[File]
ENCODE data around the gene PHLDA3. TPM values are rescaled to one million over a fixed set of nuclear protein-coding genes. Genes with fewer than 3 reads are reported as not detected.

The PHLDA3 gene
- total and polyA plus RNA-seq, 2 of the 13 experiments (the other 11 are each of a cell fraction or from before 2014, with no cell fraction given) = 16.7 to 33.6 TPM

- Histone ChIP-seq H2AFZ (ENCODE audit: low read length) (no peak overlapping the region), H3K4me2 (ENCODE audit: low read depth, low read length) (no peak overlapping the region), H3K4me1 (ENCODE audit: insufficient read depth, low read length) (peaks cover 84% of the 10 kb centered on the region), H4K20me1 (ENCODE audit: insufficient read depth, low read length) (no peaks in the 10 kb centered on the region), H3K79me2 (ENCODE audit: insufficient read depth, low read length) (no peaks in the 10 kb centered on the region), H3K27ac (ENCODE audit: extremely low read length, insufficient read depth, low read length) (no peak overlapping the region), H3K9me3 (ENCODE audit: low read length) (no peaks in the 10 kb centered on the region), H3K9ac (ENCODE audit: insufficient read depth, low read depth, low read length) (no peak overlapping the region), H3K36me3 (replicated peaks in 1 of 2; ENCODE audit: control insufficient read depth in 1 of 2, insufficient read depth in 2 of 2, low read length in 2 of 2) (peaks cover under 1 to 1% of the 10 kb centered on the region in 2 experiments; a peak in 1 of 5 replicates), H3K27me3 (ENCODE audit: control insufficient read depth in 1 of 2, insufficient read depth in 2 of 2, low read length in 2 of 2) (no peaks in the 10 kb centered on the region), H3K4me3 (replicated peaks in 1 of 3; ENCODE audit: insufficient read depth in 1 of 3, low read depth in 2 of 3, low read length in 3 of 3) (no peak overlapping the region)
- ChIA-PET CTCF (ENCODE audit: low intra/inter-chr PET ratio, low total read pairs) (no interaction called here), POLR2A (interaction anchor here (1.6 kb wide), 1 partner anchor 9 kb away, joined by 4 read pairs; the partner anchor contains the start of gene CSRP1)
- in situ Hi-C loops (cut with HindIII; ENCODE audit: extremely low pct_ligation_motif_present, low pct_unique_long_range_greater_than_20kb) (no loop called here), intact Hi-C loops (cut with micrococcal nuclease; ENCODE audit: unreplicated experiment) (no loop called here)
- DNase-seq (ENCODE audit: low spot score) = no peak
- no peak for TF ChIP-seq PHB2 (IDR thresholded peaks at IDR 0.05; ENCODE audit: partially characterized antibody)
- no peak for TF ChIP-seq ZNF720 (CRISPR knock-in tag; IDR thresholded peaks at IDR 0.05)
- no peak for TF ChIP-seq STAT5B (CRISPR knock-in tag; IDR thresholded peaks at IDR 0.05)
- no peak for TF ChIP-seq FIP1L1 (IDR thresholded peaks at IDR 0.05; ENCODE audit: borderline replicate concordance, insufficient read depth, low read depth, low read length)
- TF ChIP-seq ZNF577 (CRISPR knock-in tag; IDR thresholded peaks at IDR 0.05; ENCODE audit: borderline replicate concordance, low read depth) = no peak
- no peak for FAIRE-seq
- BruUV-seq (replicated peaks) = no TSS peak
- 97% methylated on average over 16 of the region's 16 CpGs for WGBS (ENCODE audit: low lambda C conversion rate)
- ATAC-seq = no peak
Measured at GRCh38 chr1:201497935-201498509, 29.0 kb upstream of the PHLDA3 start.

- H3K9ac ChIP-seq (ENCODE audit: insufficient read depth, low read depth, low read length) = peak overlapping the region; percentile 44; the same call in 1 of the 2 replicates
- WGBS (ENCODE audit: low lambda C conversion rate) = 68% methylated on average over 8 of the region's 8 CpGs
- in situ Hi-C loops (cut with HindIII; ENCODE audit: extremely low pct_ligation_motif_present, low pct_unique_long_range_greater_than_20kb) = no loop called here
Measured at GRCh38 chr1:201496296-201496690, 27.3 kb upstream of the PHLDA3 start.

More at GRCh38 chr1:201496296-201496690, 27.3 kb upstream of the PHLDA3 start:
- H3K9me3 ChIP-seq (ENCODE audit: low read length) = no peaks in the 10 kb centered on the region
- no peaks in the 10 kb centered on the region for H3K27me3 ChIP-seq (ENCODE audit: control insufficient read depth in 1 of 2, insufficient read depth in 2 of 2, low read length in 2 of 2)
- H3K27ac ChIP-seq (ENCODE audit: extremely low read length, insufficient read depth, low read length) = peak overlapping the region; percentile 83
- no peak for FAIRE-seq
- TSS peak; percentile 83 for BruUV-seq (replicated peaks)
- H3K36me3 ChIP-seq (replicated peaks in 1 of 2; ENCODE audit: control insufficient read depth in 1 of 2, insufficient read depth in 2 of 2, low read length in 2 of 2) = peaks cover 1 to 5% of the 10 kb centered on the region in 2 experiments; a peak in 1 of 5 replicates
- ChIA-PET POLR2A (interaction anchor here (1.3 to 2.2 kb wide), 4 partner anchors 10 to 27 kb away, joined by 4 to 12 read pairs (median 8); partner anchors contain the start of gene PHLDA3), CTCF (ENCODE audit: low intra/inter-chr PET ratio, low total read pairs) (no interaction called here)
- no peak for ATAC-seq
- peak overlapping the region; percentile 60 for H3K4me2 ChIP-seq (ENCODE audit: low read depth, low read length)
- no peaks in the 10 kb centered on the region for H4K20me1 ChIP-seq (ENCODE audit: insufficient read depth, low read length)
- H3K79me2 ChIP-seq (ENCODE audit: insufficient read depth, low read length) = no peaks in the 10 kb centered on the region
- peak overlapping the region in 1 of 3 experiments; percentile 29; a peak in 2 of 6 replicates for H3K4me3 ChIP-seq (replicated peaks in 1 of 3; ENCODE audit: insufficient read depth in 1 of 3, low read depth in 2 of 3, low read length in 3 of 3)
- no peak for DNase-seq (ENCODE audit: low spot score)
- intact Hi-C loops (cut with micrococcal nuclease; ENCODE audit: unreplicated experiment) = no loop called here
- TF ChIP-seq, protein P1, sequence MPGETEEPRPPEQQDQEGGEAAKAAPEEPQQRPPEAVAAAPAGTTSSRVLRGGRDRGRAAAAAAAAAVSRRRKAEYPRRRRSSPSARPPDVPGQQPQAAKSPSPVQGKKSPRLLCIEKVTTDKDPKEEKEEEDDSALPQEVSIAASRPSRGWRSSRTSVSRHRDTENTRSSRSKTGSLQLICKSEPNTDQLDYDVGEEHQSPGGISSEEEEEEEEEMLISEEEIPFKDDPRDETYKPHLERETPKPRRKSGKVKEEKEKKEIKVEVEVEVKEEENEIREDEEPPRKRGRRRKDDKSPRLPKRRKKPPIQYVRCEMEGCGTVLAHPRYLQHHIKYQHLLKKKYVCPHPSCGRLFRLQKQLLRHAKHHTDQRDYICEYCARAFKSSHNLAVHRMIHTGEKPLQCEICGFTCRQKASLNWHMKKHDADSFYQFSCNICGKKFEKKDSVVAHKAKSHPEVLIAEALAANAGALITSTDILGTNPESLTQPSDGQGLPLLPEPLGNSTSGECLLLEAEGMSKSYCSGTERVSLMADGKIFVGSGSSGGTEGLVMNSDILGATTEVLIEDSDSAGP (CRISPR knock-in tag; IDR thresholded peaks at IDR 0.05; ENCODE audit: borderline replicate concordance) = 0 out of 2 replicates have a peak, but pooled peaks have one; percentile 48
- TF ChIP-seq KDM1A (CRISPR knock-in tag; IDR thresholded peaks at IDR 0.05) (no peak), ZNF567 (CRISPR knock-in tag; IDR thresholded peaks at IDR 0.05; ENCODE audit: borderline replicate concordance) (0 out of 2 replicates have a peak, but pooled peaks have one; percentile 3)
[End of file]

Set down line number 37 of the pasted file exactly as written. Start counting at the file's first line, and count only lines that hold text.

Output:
- TF ChIP-seq, protein P1, sequence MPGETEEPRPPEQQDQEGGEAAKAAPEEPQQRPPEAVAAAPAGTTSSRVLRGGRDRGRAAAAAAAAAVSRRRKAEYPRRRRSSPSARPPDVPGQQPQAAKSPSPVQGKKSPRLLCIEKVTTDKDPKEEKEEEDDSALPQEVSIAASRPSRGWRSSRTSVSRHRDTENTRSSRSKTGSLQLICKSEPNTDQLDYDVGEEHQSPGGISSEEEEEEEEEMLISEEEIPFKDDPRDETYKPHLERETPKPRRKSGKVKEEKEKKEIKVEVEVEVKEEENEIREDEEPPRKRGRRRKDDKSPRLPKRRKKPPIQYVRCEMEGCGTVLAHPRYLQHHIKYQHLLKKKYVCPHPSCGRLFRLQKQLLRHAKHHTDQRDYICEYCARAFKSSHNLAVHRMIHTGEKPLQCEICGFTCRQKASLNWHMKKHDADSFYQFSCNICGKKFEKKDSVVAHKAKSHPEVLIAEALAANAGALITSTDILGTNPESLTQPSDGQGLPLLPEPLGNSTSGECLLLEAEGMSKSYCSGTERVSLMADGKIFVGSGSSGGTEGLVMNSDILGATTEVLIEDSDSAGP (CRISPR knock-in tag; IDR thresholded peaks at IDR 0.05; ENCODE audit: borderline replicate concordance) = 0 out of 2 replicates have a peak, but pooled peaks have one; percentile 48